December 5, 2018

Richard 'Dickie' Lynn, now 64.

Richard 'Dickie' Lynn, now 64.

ISLAMORADA — “The injustice screams,” Islamorada Village Council member Ken Davis said of his appeal to release imprisoned Richard “Dickie” Lynn.

Davis, a retired U.S. Drug Enforcement Administration agent and newest member of the Islamorada governing board, succeeded in persuading a council majority last Thursday to support Lynn’s release after 30 years in federal custody on cocaine-smuggling convictions.

“I was trying to catch Dickie Lynn. Now I get phone calls from him,” Davis said. “We want our resident back and we’ll take care of him.”

Three other council members agreed to send a formal request to court authorities urging clemency for Lynn, now serving a life sentence in a Sumter County federal prison west of Orlando.

Councilwoman Cheryl Meads declined to make the vote unanimous.

“I can’t support it because of the amount of cocaine, and recidivism,” she said. “I have known people who have ruined their lives because of their addictions. … I think of the children.”

Davis said Lynn’s operation to fly 3,960 pounds of cocaine into Alabama was not part of the era’s drug violence.

“Nobody got beat up, nobody got killed, no one was threatened with a gun,” he said. “Murderers, rapists and child molesters can walk free after 10 or 15 years, and this is not him.”

Lynn escaped custody after his first arrest and was recaptured several months later, while planning a new smuggling venture. He then cooperated with authorities but prosecutors in the South Alabama federal court district insisted on keeping the sentence in place because of the escape, Davis said.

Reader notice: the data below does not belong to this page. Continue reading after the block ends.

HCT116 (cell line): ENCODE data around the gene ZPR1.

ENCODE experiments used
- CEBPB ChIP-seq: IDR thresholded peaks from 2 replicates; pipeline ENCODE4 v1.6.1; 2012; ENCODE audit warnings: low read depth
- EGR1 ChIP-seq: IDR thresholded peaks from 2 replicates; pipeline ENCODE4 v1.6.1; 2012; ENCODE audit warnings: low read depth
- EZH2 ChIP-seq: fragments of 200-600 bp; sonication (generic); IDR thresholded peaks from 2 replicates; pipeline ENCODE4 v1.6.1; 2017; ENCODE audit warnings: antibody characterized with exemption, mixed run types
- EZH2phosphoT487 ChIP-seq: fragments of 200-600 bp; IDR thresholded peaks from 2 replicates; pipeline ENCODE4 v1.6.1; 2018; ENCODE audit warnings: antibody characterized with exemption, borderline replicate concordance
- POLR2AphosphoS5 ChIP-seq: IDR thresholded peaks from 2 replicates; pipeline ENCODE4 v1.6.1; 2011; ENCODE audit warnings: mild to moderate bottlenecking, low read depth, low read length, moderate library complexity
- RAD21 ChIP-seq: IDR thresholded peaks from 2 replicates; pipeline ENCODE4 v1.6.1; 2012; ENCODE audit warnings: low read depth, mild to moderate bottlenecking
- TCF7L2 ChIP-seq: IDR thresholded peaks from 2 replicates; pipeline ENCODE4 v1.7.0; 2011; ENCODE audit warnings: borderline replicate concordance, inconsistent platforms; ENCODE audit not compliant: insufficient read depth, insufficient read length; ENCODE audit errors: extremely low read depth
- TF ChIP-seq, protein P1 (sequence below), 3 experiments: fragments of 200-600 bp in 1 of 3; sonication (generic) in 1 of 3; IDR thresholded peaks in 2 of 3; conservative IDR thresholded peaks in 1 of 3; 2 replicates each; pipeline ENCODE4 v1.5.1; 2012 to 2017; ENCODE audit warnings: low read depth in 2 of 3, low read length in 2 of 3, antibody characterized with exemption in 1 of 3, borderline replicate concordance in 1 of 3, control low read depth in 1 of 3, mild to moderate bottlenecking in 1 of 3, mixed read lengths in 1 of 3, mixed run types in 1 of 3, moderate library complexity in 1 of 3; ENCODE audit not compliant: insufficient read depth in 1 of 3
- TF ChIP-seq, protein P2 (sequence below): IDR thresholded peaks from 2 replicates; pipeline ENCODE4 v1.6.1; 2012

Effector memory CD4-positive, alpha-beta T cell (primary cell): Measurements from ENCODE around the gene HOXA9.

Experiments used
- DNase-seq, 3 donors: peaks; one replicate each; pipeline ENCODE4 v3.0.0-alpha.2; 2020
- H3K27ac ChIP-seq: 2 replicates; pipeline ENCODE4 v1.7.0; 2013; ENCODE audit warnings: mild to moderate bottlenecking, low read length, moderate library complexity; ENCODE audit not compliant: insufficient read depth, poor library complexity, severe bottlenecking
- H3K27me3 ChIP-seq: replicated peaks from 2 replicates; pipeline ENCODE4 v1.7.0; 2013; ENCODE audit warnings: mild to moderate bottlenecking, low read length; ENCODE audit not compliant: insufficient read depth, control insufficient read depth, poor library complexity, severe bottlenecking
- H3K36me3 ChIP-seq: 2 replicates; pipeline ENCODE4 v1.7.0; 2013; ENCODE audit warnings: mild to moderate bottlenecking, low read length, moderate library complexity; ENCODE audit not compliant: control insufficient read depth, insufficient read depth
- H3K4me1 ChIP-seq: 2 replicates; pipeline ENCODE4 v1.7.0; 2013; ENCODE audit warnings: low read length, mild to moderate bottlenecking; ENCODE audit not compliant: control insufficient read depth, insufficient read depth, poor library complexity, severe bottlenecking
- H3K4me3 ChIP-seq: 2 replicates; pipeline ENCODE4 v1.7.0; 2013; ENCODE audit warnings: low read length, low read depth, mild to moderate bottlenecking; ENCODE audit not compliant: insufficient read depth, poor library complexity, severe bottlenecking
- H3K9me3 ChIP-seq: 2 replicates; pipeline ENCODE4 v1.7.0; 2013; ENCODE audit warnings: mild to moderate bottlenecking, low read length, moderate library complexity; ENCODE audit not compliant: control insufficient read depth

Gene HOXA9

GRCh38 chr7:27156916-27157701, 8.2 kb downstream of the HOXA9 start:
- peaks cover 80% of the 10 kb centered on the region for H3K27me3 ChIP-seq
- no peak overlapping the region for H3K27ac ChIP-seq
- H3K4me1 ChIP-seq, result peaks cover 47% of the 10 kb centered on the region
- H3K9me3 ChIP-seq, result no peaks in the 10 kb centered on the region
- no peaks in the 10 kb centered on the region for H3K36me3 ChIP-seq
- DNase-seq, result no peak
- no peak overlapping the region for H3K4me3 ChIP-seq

“It was ‘Fast Times at Ridgemont High’ back then,” Councilman Jim Mooney said. “You know all the players. He was given seven life sentences and Dickie is not a violent person. I have zero inkling he would ever get a ticket for so much as jaywalking.”

In public comment, Angel Borden, a longtime Lynn friend who visited him in prison, told the council, “Wrong is wrong, and how he was treated by the court system is wrong.”

Van Cadenhead described knowing Lynn as a youth.

“He just got caught up [in Florida Keys smuggling], the gold watches and fast cars,” Cadenhead said. “He’s more than served his time and he’s a really nice guy.”

“I don’t see this as a village issue per se,” said Vice Mayor Mike Forster. “That being said, he is from here and if we can help, I’ll go along and support it.”

Mayor Deb Gillis said the council “can step up to the plate and write a letter. We’re the head organization here.”

Islamorada staff was instructed to draft a letter to federal officials, requesting a reduced sentence.

Davis described Lynn as being in poor health.

“He’s 64 years old and after 30 years in prison, nobody is in good health,” he said.